Automobile manufacturer, General Motors Company, headquartered in Detroit, recently admitted that, as an outlet for its mounting frustration regarding the failing economy and declining profits, the company has been engaging in the self-harming behavior of cutting, slashing thousands of GM workers.
Chief Executive Officer Mary Barra stated, “GM is not proud of its self-harming, but cutting has provided GM a momentary release of tension, which is tough to come by in these troubled times.”
CEO Barra acknowledged, of course, that, though offering a temporary reprieve from despair by shifting the company’s focus from emotional anxiety to physical sensation, the company's cutting of workers is typically followed by guilt, shame, and the return of painful emotions.
“But we just don’t know what else to do,” she said, finally coming clean to the press about the company’s cutting disorder. “We’d like to get some help, perhaps from the government, but until we get universal healthcare, or a bailout, that’s just not feasible.”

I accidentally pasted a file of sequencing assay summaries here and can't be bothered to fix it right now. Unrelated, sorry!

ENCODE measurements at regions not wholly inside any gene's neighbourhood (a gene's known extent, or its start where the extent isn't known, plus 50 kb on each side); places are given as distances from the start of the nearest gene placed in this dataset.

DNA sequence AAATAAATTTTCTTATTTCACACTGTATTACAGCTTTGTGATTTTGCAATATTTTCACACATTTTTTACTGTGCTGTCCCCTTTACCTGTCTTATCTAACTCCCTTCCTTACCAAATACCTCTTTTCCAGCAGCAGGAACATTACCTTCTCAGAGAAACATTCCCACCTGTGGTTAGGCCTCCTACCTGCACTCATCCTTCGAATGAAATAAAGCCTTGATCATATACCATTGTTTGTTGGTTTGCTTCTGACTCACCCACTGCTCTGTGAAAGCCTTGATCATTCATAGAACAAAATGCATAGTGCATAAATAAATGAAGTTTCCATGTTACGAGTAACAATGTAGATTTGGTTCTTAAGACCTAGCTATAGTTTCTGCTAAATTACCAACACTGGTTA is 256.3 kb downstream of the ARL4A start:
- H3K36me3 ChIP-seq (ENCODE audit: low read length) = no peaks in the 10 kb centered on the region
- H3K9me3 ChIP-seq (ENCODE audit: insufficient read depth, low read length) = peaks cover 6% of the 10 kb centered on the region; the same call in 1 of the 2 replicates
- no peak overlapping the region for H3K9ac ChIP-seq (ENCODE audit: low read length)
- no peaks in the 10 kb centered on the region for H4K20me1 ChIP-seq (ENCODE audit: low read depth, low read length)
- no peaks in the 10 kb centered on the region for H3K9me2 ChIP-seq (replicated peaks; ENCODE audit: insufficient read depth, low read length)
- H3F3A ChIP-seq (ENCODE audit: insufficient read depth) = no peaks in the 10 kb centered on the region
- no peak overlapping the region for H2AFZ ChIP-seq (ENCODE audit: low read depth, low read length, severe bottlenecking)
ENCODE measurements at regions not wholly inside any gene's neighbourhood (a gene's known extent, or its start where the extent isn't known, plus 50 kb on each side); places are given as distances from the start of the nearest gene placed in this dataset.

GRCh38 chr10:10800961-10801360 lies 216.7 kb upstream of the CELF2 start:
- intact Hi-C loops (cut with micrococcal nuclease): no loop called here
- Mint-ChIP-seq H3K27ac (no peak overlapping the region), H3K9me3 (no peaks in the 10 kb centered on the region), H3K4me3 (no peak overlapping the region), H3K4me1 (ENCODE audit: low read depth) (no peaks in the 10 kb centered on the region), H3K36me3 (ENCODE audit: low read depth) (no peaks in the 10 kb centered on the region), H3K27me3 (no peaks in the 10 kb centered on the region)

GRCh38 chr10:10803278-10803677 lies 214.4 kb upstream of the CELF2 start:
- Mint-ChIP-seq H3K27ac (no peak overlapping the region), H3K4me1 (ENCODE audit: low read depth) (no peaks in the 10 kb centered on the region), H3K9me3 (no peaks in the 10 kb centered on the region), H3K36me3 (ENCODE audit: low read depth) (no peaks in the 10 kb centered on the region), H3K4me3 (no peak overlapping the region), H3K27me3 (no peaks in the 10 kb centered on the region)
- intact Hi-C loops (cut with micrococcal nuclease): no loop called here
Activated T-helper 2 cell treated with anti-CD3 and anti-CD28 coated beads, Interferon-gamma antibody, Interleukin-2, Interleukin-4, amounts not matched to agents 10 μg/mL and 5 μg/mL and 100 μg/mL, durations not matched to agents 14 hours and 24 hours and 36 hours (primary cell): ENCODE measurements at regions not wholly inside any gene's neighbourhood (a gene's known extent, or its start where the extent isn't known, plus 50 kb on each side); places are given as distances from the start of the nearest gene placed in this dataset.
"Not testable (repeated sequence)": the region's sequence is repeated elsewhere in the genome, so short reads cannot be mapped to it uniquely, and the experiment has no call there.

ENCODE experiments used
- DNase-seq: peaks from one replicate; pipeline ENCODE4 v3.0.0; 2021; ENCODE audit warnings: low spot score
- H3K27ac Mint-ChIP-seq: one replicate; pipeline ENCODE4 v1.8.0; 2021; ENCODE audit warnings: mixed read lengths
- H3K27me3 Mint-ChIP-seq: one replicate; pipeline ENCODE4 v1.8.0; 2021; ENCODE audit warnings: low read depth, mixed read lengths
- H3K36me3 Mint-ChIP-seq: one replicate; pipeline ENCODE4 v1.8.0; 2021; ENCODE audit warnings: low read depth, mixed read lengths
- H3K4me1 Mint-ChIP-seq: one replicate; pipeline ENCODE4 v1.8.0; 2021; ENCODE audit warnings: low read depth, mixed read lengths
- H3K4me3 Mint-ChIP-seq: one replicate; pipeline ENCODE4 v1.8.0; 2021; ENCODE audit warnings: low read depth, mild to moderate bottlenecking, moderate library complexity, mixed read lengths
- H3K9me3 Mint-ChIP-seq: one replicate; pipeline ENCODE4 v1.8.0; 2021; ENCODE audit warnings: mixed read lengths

Barra noted that while the United States Supreme Court case Citizens United v. Federal Election Committee granted corporations rights typically reserved for humans, essentially making corporations equivalent to people, being a “person” has a real downside for companies like GM.
“Life is hard,” said Barra. “We all have to find ways to deal with it. For now, cutting is our best coping mechanism.”